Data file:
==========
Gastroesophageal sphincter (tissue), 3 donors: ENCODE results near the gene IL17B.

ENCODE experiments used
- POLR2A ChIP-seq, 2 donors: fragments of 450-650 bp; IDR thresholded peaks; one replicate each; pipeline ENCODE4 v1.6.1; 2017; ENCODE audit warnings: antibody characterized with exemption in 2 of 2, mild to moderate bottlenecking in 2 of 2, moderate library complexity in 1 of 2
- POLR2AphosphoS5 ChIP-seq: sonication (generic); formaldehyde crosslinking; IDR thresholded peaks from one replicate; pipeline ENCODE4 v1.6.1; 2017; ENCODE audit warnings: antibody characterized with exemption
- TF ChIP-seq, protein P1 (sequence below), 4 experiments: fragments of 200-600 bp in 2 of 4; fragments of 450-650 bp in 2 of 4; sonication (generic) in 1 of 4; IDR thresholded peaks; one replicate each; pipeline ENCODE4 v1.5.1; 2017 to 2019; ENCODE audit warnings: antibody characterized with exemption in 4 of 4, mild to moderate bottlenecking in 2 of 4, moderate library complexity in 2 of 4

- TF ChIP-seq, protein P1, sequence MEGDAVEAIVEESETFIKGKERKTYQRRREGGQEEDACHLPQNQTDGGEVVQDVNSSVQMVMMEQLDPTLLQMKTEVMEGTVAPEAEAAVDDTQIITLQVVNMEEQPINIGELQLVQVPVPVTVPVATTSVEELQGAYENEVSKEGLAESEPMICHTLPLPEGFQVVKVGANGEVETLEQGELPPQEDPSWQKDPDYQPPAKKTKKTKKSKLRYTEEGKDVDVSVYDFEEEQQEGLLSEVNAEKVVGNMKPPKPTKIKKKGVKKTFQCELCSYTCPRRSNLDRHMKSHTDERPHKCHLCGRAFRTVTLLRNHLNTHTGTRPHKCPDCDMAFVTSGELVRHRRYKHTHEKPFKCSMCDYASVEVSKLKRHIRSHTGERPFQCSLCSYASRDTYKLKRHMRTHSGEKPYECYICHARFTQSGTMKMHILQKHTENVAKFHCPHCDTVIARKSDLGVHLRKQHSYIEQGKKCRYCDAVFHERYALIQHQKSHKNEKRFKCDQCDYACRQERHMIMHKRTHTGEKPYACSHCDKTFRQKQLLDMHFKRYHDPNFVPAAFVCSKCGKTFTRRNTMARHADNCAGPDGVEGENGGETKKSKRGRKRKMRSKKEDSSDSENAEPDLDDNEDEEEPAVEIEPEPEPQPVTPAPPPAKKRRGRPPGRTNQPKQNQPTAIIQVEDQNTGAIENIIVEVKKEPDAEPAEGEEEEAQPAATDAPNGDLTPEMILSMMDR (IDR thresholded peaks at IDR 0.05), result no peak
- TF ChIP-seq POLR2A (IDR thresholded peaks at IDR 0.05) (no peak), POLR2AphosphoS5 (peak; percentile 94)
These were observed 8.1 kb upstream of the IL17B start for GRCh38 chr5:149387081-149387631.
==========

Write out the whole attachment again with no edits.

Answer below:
Gastroesophageal sphincter (tissue), 3 donors: ENCODE results near the gene IL17B.

ENCODE experiments used
- POLR2A ChIP-seq, 2 donors: fragments of 450-650 bp; IDR thresholded peaks; one replicate each; pipeline ENCODE4 v1.6.1; 2017; ENCODE audit warnings: antibody characterized with exemption in 2 of 2, mild to moderate bottlenecking in 2 of 2, moderate library complexity in 1 of 2
- POLR2AphosphoS5 ChIP-seq: sonication (generic); formaldehyde crosslinking; IDR thresholded peaks from one replicate; pipeline ENCODE4 v1.6.1; 2017; ENCODE audit warnings: antibody characterized with exemption
- TF ChIP-seq, protein P1 (sequence below), 4 experiments: fragments of 200-600 bp in 2 of 4; fragments of 450-650 bp in 2 of 4; sonication (generic) in 1 of 4; IDR thresholded peaks; one replicate each; pipeline ENCODE4 v1.5.1; 2017 to 2019; ENCODE audit warnings: antibody characterized with exemption in 4 of 4, mild to moderate bottlenecking in 2 of 4, moderate library complexity in 2 of 4

- TF ChIP-seq, protein P1, sequence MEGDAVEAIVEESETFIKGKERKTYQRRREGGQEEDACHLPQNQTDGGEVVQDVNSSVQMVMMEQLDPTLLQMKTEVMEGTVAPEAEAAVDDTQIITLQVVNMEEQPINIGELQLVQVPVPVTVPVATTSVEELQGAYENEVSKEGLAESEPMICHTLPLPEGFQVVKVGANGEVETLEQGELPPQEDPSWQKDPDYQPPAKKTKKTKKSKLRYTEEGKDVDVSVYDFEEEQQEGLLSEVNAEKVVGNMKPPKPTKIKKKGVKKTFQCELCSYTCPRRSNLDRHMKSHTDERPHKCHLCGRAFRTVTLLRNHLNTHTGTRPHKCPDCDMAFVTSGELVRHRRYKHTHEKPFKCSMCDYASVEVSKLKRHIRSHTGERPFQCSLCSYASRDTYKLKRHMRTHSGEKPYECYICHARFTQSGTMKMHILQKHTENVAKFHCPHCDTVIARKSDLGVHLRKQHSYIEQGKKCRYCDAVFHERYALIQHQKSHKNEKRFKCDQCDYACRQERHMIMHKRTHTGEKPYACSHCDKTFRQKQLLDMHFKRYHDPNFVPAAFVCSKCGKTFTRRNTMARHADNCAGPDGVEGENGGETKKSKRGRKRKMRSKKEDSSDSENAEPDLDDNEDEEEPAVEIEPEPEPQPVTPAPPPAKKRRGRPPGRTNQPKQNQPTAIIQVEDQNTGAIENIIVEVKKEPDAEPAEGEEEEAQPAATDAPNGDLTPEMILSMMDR (IDR thresholded peaks at IDR 0.05), result no peak
- TF ChIP-seq POLR2A (IDR thresholded peaks at IDR 0.05) (no peak), POLR2AphosphoS5 (peak; percentile 94)
These were observed 8.1 kb upstream of the IL17B start for GRCh38 chr5:149387081-149387631.